Saturday, April 2, 2011

Dough Re Mi - Basic Beer Bread

Let’s start at the very beginning…a very good place to start!

Bread is one of those basic items of food that are universal…the staff of life and all that. I recently learned that the production of bread and beer was intertwined in ancient Egypt. Early forms of beer may have been made using bread as an ingredient, so it seems fitting to reverse that and make bread from beer. I have to confess that I’ve never made non-beer bread before. I’d heard many-a-horror story about bread making attempts ending in brick-like loaves that would be better put to use as a building material or weapon. It kind of put me off – all that work for nothing? Crazy. However, after making some incredible pizza dough with beer as an ingredient, I decided to give beer bread a bash.

Turns out, it’s not actually that hard, and is not a lot of work either. It does take time though, so you do need to plan ahead. Also, it’s not like perfect bakery bread…it might be better!

What you need, if you want to knead…

500g of flour. That’s 450g for the bread and 50g for working, I always use bread-making flour for this, as it contains a higher percentage of gluten. Use white, wholemeal, multigrain, rye – whatever you fancy.

1 x 330ml bottle of beer – let’s start with a pale ale. Later you can experiment with darker beers or hoppier beers to see how it changes the end product.

1 teaspoon salt

1 sachet of dry yeast

There's a beer in there.

What to do, to make your dough…

Make sure your beer is warm. Definitely don’t use one straight out of the fridge. Even if you have one at room temperature, it could probably do with a little warming to wake the yeasties up…those lazy bastards! Much like me, they like to hibernate if it’s too cold. You can do this pretty easily by sitting the bottle in a jug or bowl of warm water for a few minutes.

Combine the flour, salt and yeast together in a large mixing bowl. Give it a quick stir to make sure everything is evenly distributed and make a well in the centre. Pour the beer in and begin mixing with your hand until it is well combined.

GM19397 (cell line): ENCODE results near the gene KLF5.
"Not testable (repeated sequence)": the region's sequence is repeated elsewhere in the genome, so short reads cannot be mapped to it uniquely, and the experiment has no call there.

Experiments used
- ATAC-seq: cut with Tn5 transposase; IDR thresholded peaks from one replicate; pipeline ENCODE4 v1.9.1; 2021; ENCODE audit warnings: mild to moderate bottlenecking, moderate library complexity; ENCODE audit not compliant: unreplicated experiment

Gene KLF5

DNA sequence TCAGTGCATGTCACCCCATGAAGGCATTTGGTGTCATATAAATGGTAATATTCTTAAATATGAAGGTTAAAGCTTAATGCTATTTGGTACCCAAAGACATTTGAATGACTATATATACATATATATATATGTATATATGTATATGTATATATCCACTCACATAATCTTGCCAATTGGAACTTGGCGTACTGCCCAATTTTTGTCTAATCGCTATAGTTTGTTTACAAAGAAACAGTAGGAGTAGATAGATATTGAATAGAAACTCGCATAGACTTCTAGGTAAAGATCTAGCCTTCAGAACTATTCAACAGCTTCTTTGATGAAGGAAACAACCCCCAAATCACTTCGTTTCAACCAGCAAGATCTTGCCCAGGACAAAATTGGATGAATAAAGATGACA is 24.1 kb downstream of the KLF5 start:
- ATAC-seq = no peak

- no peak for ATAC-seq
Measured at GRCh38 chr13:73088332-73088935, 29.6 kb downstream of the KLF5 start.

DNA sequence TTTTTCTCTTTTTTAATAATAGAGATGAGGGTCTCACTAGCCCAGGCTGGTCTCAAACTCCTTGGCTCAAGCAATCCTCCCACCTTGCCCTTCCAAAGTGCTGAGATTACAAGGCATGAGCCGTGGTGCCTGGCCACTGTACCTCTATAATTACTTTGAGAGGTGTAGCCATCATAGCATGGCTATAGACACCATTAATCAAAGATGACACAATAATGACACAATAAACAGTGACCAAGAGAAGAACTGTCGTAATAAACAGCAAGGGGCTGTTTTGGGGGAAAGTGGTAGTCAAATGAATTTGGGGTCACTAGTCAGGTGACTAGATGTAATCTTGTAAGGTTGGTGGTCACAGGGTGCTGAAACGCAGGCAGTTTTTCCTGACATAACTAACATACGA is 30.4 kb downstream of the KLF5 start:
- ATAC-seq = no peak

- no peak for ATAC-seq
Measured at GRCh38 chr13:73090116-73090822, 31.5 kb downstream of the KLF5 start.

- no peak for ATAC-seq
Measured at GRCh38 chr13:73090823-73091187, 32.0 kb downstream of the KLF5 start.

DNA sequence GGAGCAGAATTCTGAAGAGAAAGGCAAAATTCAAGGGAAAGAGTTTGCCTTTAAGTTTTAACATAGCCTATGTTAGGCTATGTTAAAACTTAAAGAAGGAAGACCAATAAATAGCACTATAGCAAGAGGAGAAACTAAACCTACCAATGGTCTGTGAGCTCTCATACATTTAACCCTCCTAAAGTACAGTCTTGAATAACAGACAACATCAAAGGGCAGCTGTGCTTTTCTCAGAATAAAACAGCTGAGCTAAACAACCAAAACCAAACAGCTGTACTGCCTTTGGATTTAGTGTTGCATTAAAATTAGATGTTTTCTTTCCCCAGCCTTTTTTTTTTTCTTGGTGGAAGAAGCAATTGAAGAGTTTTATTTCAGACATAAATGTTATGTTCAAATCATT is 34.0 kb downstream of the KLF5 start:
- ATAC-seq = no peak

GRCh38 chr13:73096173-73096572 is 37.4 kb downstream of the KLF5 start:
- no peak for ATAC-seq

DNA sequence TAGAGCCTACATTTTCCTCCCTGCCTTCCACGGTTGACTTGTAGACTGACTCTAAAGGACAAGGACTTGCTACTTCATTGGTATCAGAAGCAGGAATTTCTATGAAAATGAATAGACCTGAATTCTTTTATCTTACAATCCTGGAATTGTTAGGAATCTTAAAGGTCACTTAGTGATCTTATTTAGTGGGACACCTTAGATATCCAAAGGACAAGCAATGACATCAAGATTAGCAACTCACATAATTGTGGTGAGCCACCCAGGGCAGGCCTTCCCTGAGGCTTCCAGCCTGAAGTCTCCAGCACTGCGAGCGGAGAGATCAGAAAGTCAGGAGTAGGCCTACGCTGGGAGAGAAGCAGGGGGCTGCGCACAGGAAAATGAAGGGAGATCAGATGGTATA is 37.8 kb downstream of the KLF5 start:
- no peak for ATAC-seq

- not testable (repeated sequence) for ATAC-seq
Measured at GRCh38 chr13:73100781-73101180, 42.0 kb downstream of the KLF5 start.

(Note: If you have a mixer with a dough hook, you can use this instead. It doesn’t make a whole lot of difference to the end product. Using a ‘hands on’ approach will give you a better feel for when the dough is ready for kneading, but is messy. Not everyone will be a fan of dough-fingers.) 

Once combined, tip your dough onto a floured surface and knead until it begins to feel smooth and elastic. If you’ve never kneaded before, what you trying to do is work the protein molecules and create the bonds that become gluten. So, begin by pushing the dough out in one direction with the heals of your hands. When it is stretched out, fold in half and then turn the dough 45 degrees anti-clockwise and repeat the action. Keep working it this way until it feels silky and elastic. (Elastic means when you stretch it out, it springs back...much like elastic.) It’s the gluten that creates the elasticity, so when the dough has this feeling, you know that the protein has bonded.

When you are happy with your kneaded dough, form it into a ball, place it in an oiled bowl, cover and place into a warm place to let rise for at least one hour. This is called proving. It gives time for the yeast to work and make the dough swell up, which makes the bread fluffy. It should double in size in this time. Once it has proved, punch down mixture the mixture, give a quick, gentle knead to redistribute the ‘air’ in it evenly. Put it back in the bowl, recover and put it back to bed.  Let rise again for at least 2 hours.

Wholemeal dough, ready to prove.
When you are ready to bake, pre-heat oven to 230C.

Form the dough into a rough loaf shape – depending on what your idea of a loaf shape is. I usually go with a kind of elongated oval…kind of like a football with a puncture. You could probably do a round loaf too. Or smaller loves. Or try something fancy (but if it doesn’t work, don’t blame me). Slash the top (you can do a few diagonal cuts, or one long on down the middle), and dust lightly with flour. Place in the oven. Also throw in a couple of ice cubes in an oven-proof dish, or spray the sides of the oven with water. Something about steam makes your crust…crustier.

White loaf, ready for the oven.
Bake for 25-30min or until the crust is golden brown.  The loaf should sound hollow when you knock on it. Let stand for at least 15 minutes before slicing.

A lot of non-beer drinkers would probably find it hard to come to terms with the thought of adding beer to bread, however a good quality craft pale ale (such as the Kooinda Pale Ale or Beechworth Pale Ale from Bridge Road Brewers) will add subtle hop flavours that won't overpower the overall taste, but add an extra dimension that is really quite tasty.
Once you feel happy with your product and confident in your bread-making skills, start experimenting. Use different beers. Add herbs, cheese, seeds, fruit or berries. Make different shapes, and smaller loaves or rolls. 

The finished product - wholemeal.

The finished product - white.

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